Home > News > 2 virus mutations per month, no need for alarm: Guleria | India News

2 virus mutations per month, no need for alarm: Guleria | India News


PUNE: Delhi AIIMS director and member of the national task force on Covid management, Dr Randeep Guleria, said here on Friday that the coronavirus had undergone several mutations, an average of two per month, and that new strains should not warrant unnecessary concern.
“The mutations have not led to any change in symptoms and treatment strategy. According to current data, the vaccines in the trial phase (which are up for emergency authorisation) should also be effective against the new (UK) strain,” he told TOI.
He added that the next six-eight weeks were crucial in India’s battle against the virus as cases and fatalities have been declining.
Guleria said the UK strain was red-flagged solely because the mutated virus was more infectious. “It, however, does not require extended hospitalisation. Neither does it cause more deaths. There have been many mutations during the last 10 months and it is quite common,” he said, while ruling out the impact of the mutations on the vaccines.
“If required, manufacturers can tweak vaccines to make them more effective against major changes in the virus. Currently, there doesn’t seem to be a major change in the virus. So, I don’t really think we need to look at a major change in the vaccine,” Guleria said.
On continuing international flight services, especially to the UK, Guleria said if these were resumed, the authorities should ensure gene sequencing of at least 10% of the flyers testing positive after arrival in India.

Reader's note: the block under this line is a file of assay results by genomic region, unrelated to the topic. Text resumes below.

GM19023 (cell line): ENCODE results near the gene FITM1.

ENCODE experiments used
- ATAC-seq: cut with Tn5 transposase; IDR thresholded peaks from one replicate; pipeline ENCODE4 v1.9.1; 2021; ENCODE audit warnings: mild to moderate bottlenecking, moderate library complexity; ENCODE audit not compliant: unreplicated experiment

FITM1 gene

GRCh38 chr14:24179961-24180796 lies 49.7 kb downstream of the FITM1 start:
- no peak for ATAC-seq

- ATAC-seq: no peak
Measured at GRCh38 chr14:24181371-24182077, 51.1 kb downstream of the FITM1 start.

Gene sequencing is currently carried out in six-seven laboratories. Emphasising on a combined network of clinical, epidemiological and gene sequencing data, Guleria said, “We are thinking about giving more country-specific mutation data to a consortium of laboratories in India as part of an overall strategy by planners and the health sector.”
Over 50 vaccines are in clinical trials the world over. He said the country would have six-seven vaccines by the middle of next year. With enough data, a long-lasting vaccine could also be developed, he said, adding, “At present, the vaccine for frontline workers will be free of cost and the expenses will be borne by the Union government.”
On the possibility of herd immunity against Covid-19 in the country, the AIIMS director said plans were afoot to carry out more serological surveys across states to understand how many people had developed antibodies against the contagion.

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